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Habits, Complementarities and Heterogenenity in Alcohol and Tobacco Demand: A Multivariate Dynamic Model

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  • David Aristei

    ()
    (Department of Economics (University of Verona))

  • Luca Pieroni

    ()
    (Department of Economics, Finance and Statistics (University of Perugia))

Abstract

In this paper we test the existence of rational habit formation in a multivariate model for alcohol and tobacco consumption. The theoretical framework, based on a dynamic adjustment cost model with forward-looking behaviour, is enhanced to include the intertemporal interactions between the two goods. The analysis of the within-period preferences completes the intertemporal model, allowing to evaluate the static substitutability/complementarity relationships. The empirical strategy consists in a two step estimation procedure. In the first stage, the parameters of the demand system are obtained, while in a second stage Euler equations are estimated by a dynamic fixed-effects panel data model. Estimation results, based on a cohort dataset constructed from a series of crosssections of the ISTAT Italian Household Budget Survey, reveal a significant complementarity relationship between alcohol and tobacco. The Euler system estimation does not reject the hypothesis of intertemporal dependence, providing support for a forward-looking behaviour in alcohol and tobacco consumption. Moreover, we find significant intertemporal interactions for tobacco adjustments, while alcohol consumption seems to follow only its own adjustment dynamics.

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File URL: http://dse.univr.it/RePEc/ver/Wpaper/WP38.pdf
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Bibliographic Info

Paper provided by University of Verona, Department of Economics in its series Working Papers with number 38.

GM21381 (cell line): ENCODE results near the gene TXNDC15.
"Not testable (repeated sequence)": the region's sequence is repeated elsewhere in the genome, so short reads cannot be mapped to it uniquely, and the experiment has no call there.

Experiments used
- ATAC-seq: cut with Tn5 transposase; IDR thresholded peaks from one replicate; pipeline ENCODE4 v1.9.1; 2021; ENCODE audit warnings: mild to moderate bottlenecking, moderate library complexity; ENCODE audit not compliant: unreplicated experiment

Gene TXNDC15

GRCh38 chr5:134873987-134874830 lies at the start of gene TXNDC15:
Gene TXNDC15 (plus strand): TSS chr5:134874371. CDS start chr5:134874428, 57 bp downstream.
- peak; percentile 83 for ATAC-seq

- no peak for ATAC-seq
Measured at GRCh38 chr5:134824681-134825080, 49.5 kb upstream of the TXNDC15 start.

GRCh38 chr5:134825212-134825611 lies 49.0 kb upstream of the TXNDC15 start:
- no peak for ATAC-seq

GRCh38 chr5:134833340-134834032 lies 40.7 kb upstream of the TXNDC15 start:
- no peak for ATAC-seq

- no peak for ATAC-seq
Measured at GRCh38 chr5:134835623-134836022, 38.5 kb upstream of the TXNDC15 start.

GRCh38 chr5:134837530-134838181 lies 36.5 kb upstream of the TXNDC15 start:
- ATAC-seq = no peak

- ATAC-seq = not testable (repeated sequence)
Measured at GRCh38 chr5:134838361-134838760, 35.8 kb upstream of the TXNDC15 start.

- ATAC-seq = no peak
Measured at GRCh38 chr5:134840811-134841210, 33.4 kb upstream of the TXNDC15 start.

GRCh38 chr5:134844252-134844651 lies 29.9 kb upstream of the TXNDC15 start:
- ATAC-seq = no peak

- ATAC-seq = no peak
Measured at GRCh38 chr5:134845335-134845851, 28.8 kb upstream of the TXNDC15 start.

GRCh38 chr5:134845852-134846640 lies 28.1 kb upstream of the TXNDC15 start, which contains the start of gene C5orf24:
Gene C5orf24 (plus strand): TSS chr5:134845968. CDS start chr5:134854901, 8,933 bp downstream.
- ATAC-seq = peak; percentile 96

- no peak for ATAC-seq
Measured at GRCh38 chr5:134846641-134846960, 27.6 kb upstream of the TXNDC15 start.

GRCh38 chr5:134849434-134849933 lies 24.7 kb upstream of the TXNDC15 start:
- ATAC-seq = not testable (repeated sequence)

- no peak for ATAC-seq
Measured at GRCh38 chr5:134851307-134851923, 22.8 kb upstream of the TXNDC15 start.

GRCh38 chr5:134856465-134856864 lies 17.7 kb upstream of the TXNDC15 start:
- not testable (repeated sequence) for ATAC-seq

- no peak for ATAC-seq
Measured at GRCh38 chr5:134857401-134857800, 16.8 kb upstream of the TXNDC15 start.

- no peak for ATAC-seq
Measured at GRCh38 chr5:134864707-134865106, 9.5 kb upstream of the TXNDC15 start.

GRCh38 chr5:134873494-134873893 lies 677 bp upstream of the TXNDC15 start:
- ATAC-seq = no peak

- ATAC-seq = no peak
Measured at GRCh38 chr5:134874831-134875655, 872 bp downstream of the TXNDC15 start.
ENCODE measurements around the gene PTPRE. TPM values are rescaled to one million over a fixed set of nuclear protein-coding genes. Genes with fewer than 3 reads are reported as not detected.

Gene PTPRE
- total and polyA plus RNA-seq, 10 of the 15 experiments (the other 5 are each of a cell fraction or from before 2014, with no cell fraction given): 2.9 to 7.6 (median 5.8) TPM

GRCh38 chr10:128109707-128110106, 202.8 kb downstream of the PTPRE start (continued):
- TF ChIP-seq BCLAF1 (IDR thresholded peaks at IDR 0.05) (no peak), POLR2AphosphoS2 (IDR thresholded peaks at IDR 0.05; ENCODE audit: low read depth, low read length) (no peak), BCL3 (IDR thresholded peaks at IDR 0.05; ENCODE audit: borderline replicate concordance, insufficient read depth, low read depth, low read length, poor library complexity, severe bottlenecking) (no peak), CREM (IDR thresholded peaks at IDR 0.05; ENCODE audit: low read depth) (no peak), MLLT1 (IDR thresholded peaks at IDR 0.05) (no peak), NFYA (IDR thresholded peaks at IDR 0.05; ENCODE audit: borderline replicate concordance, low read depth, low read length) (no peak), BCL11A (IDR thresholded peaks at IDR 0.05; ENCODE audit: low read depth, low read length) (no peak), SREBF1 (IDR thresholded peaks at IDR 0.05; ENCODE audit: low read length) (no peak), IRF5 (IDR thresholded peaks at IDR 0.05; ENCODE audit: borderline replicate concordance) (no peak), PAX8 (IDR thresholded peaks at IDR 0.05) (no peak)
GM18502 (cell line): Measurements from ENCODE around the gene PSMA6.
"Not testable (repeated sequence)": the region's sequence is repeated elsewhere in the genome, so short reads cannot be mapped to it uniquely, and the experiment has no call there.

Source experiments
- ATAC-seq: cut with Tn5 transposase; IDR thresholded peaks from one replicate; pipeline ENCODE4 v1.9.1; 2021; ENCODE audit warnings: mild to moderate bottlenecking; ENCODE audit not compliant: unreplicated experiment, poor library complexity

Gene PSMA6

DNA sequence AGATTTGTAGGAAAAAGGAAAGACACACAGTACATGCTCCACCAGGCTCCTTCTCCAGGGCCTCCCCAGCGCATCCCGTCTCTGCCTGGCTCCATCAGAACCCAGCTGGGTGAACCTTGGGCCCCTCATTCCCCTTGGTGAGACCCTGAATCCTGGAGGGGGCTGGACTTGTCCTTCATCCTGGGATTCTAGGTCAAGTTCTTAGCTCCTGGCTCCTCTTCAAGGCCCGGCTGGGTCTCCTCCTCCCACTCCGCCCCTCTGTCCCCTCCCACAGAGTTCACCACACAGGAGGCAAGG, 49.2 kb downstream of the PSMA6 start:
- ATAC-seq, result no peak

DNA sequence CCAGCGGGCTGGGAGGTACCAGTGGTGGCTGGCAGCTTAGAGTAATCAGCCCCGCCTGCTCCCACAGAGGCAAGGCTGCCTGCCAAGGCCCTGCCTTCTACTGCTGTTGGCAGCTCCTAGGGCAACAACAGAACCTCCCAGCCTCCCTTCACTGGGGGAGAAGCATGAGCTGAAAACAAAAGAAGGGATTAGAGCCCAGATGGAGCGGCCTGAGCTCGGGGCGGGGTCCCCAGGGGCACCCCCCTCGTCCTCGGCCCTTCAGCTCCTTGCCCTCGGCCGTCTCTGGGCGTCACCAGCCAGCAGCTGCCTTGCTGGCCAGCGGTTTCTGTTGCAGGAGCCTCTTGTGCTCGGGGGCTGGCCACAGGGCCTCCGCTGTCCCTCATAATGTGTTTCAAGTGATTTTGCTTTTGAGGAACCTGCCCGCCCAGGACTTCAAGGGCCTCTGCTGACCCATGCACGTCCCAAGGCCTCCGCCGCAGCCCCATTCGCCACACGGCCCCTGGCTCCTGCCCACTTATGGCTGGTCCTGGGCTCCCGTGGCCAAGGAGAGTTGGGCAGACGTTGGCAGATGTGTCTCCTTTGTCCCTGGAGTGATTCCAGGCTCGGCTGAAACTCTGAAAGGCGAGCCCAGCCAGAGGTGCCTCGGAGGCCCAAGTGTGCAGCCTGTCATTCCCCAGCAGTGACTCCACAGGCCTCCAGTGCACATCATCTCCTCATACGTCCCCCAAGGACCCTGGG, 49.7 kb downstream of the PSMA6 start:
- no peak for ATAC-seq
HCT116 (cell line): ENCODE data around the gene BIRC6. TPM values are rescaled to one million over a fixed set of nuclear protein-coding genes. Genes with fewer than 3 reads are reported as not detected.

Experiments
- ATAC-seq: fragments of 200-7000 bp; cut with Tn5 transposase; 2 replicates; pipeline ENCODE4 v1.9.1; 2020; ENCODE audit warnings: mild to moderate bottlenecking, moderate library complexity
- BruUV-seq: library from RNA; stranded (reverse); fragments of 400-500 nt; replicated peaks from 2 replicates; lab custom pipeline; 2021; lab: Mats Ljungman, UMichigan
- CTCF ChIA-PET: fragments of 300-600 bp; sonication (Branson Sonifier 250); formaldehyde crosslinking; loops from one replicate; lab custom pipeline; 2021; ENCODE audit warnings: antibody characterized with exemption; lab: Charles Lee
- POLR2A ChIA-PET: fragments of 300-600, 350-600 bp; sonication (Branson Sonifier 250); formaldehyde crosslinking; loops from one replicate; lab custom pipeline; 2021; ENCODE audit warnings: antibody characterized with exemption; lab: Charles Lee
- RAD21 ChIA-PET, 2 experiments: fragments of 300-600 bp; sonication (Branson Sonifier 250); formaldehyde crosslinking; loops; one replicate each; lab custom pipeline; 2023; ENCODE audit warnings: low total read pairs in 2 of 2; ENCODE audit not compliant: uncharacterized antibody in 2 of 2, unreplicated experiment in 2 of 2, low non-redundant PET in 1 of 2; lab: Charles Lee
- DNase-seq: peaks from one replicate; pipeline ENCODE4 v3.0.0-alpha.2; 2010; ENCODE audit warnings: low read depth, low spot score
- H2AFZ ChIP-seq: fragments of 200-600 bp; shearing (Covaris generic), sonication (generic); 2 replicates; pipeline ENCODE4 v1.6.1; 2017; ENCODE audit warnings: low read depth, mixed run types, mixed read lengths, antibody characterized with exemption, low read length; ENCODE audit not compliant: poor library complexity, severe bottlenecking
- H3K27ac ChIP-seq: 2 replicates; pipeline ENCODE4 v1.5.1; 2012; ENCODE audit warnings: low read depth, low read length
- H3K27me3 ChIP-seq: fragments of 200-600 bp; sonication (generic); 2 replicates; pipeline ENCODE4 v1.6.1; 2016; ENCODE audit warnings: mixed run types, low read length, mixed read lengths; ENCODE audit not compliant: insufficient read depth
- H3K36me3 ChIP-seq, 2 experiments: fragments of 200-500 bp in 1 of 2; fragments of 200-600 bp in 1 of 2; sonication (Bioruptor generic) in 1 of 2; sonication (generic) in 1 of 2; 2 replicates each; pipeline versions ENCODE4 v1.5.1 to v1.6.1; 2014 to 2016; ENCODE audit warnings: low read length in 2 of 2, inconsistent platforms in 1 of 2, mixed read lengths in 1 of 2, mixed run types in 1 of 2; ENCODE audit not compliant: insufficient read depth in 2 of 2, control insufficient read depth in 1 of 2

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Length: 44
Date of creation: Jun 2007
Date of revision:
Handle: RePEc:ver:wpaper:38

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Keywords: alcohol and tobacco consumption; cohort data; adjustment cost model; intertemporal interactions; GMM.;

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  1. Stock, James H & Wright, Jonathan H & Yogo, Motohiro, 2002. "A Survey of Weak Instruments and Weak Identification in Generalized Method of Moments," Journal of Business & Economic Statistics, American Statistical Association, vol. 20(4), pages 518-29, October.
  2. Deaton, Angus S & Muellbauer, John, 1980. "An Almost Ideal Demand System," American Economic Review, American Economic Association, vol. 70(3), pages 312-26, June.
  3. Gardes, Francois & Duncan, Greg J. & Gaubert, Patrice & Gurgand, Marc & Starzec, Christophe, 2005. "Panel and Pseudo-Panel Estimation of Cross-Sectional and Time Series Elasticities of Food Consumption: The Case of U.S. and Polish Data," Journal of Business & Economic Statistics, American Statistical Association, vol. 23, pages 242-253, April.
  4. Luca Fanelli, 2006. "Dynamic adjustment cost models with forward-looking behaviour," Econometrics Journal, Royal Economic Society, vol. 9(1), pages 23-47, 03.
  5. Rosalie Liccardo Pacula, 1997. "Letter: Economic modelling of the gateway effect," Health Economics, John Wiley & Sons, Ltd., vol. 6(5), pages 521-524.
  6. Angus Deaton & Christina Paxson, 2000. "Growth and Saving Among Individuals and Households," The Review of Economics and Statistics, MIT Press, vol. 82(2), pages 212-225, May.
  7. Weissenberger, Edgar, 1986. "An intertemporal system of dynamic consumer demand functions," European Economic Review, Elsevier, vol. 30(4), pages 859-891, August.
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Cited by:
  1. Pieroni, Luca & Salmasi, Luca, 2012. "Does cigarette smoking affect body weight? causal estimates from the clean indoor air law discontinuity," MPRA Paper 38338, University Library of Munich, Germany.
  2. Pieroni, Luca & Salmasi, Luca, 2012. "Smoking habit changes and body weight: causal estimates from the British Household Panel Survey," MPRA Paper 43465, University Library of Munich, Germany.

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